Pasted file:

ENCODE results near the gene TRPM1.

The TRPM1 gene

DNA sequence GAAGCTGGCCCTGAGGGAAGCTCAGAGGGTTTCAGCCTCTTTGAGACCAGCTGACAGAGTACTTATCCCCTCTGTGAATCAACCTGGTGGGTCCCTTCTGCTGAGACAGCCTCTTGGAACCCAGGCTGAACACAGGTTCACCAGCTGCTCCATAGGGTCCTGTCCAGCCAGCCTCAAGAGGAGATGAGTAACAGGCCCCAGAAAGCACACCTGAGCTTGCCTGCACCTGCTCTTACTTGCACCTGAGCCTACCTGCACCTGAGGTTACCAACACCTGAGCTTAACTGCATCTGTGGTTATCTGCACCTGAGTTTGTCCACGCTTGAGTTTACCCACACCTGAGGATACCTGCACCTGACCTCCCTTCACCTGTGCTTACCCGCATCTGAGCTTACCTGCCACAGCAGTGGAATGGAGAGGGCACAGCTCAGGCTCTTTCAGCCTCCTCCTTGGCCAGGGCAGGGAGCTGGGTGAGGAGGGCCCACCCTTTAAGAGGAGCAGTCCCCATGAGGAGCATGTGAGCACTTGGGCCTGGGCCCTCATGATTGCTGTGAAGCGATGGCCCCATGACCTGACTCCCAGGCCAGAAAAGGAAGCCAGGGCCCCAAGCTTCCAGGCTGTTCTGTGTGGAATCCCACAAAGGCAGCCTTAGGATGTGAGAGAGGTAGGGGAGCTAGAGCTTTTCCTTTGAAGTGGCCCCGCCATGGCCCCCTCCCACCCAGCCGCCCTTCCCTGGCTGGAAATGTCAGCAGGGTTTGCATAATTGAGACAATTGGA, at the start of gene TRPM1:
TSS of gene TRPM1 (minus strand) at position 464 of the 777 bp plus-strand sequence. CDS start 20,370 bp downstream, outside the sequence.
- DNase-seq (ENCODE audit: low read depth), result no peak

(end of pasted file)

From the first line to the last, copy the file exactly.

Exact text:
ENCODE results near the gene TRPM1.

The TRPM1 gene

DNA sequence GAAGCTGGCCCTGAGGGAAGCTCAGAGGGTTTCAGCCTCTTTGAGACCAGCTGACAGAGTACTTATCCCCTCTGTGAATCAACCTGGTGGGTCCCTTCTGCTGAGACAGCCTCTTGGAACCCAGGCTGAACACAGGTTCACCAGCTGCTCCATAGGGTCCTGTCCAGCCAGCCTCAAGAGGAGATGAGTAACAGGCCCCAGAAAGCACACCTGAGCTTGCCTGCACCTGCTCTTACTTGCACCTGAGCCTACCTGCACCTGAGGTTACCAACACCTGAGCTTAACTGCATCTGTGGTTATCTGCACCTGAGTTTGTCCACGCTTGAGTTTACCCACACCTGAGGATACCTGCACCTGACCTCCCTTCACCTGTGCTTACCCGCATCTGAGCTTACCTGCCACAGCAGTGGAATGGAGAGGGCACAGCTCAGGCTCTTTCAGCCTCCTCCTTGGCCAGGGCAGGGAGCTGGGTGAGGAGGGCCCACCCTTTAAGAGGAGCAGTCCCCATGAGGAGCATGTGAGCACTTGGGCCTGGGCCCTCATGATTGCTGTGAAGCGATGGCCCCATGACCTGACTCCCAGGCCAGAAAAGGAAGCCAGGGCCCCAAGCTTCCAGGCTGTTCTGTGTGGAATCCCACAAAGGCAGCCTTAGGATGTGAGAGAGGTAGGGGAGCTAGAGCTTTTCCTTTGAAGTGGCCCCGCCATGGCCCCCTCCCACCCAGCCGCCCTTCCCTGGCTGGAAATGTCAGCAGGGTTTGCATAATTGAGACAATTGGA, at the start of gene TRPM1:
TSS of gene TRPM1 (minus strand) at position 464 of the 777 bp plus-strand sequence. CDS start 20,370 bp downstream, outside the sequence.
- DNase-seq (ENCODE audit: low read depth), result no peak